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Alexander Grothendieck died in November this year. He wasn’t exactly a household name – for some reason, our culture considers our greatest mathematical geniuses to be unworthy of fame (not that this deeply private man would have welcomed it).

Still, he deserves to be remembered – and not just by his fellow mathematicians. In a post for 3 Quarks Daily, Jonathan Kujawa provides a brief biography:

“Grothendieck’s life was as interesting as his mathematics. It’s bound to be turned into one of those movies made to win Oscars. His parents were anarchist political activists and artists, he moved to France as a refugee of Germany in 1938, and for most of his life was legally stateless and traveled with a Nansen passport. Grothendieck was at the peak of his public mathematical life during the 50’s and 60’s, receiving the Fields medal in 1966. Starting in the 70’s he withdrew from the mathematical community and, ultimately, his family and friends as well.”

The significance of his work is profound:

With the help of others he rebuilt vast amounts of mathematics from the ground up. He had a vision that still seems futuristic many decades later. I compare it to Braque, Picasso, and company blowing up the art world with their entirely new vision of what art could be. In Grothendieck’s case you’ll have it about right if you imagine him as a visiting scholar from an alien civilization whose mathematics is to ours as ours is to one of those Amazonian tribes who can only count to three.”

For non-mathematicians, Grothendieck’s work is all the more inaccessible, but there’s something in Kujawa’s post that strikes me as hugely applicable to politics and government:

“…the high value Grothendieck put on understanding. For him it was completely unsatisfactory to answer a question by brute force or clever tricks. Rather, he took the view that if you truly and deeply understood, then the solution came without effort. The real goal was the understanding and, in the end, successfully answering the question should be viewed as the confirmation of your understanding. If you struggle with a question, then perhaps the real problem is that you don’t understand the question well enough yet! You should expand and deepen your understanding like a rising sea until it engulfs the problem.”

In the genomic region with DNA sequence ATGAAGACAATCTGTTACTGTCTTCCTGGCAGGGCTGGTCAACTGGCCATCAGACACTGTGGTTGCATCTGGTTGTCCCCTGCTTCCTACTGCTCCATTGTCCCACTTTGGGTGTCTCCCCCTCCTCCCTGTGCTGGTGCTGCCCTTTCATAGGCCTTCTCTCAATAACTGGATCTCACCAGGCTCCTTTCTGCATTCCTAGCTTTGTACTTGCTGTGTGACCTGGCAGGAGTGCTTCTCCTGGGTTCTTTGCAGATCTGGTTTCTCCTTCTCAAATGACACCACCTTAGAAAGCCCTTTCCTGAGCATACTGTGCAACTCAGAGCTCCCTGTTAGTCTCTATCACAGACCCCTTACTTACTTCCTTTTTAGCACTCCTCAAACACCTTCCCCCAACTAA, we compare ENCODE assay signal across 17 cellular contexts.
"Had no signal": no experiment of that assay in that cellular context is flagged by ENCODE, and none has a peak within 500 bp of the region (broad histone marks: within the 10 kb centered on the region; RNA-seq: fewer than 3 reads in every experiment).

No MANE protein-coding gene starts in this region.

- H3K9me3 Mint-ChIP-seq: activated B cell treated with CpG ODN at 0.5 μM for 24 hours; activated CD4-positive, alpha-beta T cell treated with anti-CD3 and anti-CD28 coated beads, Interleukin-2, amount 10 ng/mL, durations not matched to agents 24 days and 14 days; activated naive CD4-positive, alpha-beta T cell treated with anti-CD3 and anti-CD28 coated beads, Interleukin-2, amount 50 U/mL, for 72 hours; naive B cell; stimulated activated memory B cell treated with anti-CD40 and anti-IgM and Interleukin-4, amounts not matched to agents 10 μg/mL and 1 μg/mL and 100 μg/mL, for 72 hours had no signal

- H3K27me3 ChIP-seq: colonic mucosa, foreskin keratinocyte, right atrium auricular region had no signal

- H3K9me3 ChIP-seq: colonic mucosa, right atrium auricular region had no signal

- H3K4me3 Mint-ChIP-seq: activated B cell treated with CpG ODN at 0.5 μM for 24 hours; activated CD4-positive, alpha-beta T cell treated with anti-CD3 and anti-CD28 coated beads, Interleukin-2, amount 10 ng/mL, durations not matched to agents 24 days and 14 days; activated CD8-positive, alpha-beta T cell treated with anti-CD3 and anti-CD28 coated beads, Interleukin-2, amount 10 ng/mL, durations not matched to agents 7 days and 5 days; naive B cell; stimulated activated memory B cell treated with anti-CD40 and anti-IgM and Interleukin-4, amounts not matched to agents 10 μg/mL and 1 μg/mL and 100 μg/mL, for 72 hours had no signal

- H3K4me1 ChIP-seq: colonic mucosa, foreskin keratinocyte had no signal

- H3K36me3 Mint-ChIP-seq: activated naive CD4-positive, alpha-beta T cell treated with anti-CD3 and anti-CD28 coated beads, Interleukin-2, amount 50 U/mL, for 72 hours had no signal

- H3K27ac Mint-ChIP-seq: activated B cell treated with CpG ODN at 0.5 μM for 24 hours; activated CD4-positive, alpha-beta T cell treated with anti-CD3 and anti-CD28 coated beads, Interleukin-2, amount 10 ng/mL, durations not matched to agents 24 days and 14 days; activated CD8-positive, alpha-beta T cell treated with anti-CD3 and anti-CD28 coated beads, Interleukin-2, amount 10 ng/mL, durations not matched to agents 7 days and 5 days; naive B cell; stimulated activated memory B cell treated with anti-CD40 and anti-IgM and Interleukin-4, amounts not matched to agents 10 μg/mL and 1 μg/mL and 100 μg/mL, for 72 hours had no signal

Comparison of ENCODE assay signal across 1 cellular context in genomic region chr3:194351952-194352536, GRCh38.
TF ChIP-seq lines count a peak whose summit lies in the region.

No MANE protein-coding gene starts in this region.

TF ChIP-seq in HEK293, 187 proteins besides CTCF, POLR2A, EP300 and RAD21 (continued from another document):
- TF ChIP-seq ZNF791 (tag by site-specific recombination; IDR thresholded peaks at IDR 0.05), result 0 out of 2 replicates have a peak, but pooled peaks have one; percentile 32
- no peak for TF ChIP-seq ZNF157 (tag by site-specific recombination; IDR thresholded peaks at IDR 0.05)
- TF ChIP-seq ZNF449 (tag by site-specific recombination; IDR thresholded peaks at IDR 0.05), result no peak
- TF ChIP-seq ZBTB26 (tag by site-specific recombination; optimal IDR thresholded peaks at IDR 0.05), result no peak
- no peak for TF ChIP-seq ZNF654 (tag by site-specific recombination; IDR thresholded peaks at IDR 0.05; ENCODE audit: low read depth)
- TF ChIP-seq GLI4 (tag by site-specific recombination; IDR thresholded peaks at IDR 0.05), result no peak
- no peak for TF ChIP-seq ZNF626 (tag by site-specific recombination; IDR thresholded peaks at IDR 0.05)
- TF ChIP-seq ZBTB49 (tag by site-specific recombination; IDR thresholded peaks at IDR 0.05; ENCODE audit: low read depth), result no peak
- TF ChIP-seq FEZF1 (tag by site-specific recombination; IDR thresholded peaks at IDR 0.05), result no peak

Reading this paragraph helped me to understand something fundamental about the contemporary process of policy development – which is that almost all politicians, and most of their advisors and officials, aren’t interested in understanding problems, they just want to solve them.

What ‘solve’ means in this context is achieving a degree of short-term control over the related political and news agendas. This doesn’t require that the issue be understood, but merely that something be done. As a result, that ‘something’ often goes wrong. For instance, the US and UK response to 9/11 betrayed a deep misunderstanding of the consequences of military action in both Iraq and Afghanistan. Other examples include ‘safeguarding’ democracy by resorting to torture; the reckless deregulation of the financial sector; the European single currency; various top-down reorganisations of the NHS; and the idea that people can be ‘lifted out of poverty’ just by giving them a bit more money.

It’s not that this approach to policy-making is necessarily insubstantial – the end-product could be anything from a short-lived gimmick to a full-scale military invasion. Rather, what condemns it to failure is a basic lack of curiosity as to the nature and origins of the problem itself.

It be might argued that this is what policy experts are for – and that politicians should concern themselves with operating the levers of power. In reality, the ‘wonks’ are probably also focused on issues of process, only at a more technical level of detail. As for the politicians, the bigger the decisions they make, the deeper their understanding ought to be.

There are those who do still demonstrate a genuine curiosity about the great policy challenges of our time. It’s not that they’re always right, but at least they try to see the wood for the trees. In this country, notable examples include Phillip Blond, Douglas Carswell, Jesse Norman and Dominic Cummings. Such individuals tend to have a rough time of it – dismissed as mavericks or, if they’re really unlucky, temporarily co-opted as purveyors of the latest ‘big idea’.

Ultimately, the only big ideas are the deep ones – and thus poorly understood by our shallow politicians.

5 comments for: Heresy of the week: We should stop trying to ‘solve’ policy problems

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